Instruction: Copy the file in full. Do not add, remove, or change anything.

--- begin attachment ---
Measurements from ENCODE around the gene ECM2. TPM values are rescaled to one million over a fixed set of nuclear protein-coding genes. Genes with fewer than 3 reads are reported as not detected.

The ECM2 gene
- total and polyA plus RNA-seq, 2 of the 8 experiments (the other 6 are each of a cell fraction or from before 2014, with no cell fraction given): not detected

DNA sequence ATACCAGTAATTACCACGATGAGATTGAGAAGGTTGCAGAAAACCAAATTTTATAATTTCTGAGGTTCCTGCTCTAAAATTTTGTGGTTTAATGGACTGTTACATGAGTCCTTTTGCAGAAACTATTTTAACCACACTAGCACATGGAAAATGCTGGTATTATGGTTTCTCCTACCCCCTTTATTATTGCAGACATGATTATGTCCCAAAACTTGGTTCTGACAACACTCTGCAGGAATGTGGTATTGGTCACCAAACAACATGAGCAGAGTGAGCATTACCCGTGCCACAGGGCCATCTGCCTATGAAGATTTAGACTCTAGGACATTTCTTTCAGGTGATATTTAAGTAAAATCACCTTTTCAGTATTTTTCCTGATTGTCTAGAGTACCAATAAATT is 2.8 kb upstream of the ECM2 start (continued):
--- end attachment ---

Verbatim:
Measurements from ENCODE around the gene ECM2. TPM values are rescaled to one million over a fixed set of nuclear protein-coding genes. Genes with fewer than 3 reads are reported as not detected.

The ECM2 gene
- total and polyA plus RNA-seq, 2 of the 8 experiments (the other 6 are each of a cell fraction or from before 2014, with no cell fraction given): not detected

DNA sequence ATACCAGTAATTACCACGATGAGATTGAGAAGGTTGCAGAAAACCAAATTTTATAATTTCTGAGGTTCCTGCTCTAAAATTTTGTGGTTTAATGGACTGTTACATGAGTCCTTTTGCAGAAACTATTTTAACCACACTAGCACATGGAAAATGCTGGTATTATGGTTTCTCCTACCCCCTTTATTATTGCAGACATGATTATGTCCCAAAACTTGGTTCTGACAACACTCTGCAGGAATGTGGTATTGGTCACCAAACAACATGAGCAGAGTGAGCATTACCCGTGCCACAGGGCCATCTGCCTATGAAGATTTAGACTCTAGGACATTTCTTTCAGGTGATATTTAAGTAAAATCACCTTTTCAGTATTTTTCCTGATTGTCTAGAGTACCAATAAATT is 2.8 kb upstream of the ECM2 start (continued):